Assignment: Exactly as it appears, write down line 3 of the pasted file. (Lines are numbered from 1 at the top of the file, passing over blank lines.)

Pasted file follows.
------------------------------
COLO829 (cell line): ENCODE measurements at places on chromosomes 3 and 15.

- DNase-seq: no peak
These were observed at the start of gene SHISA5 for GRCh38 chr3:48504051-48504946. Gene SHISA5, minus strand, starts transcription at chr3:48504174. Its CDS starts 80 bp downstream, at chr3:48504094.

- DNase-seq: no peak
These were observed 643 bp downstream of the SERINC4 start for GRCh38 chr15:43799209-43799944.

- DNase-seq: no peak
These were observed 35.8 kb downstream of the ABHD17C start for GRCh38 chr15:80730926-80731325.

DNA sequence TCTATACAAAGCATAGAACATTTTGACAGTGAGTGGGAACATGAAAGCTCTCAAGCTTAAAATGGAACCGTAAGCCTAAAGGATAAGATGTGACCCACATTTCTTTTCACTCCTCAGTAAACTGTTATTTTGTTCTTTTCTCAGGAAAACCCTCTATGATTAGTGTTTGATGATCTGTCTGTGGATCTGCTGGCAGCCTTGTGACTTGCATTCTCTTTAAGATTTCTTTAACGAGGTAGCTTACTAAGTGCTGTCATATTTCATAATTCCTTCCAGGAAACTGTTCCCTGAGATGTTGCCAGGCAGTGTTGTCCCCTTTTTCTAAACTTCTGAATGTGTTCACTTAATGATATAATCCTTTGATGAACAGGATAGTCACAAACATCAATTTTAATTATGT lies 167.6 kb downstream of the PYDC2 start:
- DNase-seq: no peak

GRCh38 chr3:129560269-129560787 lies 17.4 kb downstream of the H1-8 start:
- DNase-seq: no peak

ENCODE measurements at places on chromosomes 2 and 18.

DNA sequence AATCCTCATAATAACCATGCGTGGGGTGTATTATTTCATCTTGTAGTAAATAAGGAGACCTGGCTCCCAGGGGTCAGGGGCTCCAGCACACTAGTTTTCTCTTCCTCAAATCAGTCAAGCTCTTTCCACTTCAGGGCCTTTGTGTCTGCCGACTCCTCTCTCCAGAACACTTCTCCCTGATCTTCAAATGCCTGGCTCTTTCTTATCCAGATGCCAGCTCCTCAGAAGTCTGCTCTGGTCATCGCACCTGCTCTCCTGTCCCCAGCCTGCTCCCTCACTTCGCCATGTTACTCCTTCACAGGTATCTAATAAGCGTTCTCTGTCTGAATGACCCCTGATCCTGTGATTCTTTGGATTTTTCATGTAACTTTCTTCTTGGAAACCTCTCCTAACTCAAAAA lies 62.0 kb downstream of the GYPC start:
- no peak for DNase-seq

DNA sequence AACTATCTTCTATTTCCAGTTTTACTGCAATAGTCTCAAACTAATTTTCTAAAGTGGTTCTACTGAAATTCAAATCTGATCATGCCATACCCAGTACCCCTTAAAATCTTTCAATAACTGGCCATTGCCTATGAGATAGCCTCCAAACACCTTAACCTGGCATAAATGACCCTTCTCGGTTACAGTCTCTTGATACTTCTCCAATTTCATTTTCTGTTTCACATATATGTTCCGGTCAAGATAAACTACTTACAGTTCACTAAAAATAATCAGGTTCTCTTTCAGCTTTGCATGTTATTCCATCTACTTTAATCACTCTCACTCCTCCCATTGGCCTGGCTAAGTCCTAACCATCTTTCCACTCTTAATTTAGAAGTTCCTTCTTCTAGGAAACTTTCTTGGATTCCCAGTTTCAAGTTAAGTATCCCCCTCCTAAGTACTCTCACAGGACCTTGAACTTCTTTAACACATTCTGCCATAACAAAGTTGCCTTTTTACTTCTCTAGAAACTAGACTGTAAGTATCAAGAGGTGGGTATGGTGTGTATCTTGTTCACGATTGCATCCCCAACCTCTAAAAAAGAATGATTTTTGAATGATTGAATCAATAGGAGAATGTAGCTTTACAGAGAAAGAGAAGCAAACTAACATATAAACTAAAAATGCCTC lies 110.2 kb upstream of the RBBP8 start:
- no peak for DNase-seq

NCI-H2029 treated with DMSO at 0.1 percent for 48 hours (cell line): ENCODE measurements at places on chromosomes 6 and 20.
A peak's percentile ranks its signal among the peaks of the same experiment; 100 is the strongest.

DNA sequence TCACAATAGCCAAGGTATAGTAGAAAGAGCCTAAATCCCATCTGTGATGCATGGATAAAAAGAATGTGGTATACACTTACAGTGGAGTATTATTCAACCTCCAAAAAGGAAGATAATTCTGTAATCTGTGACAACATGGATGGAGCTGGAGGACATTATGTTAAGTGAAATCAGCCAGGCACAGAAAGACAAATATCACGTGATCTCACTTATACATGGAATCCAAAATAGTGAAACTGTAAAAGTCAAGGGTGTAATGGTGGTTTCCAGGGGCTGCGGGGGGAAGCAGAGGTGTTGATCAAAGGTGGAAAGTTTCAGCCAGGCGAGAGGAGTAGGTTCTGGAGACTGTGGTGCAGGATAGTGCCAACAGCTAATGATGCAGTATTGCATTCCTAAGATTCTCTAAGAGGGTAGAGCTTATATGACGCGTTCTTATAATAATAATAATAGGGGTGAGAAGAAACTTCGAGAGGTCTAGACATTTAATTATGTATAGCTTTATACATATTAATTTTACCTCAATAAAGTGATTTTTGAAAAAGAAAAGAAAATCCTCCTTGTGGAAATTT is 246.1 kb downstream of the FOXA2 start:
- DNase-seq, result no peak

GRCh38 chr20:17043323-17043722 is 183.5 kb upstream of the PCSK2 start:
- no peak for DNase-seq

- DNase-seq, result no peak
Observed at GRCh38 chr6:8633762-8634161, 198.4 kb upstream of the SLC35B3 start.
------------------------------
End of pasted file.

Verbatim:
These were observed at the start of gene SHISA5 for GRCh38 chr3:48504051-48504946. Gene SHISA5, minus strand, starts transcription at chr3:48504174. Its CDS starts 80 bp downstream, at chr3:48504094.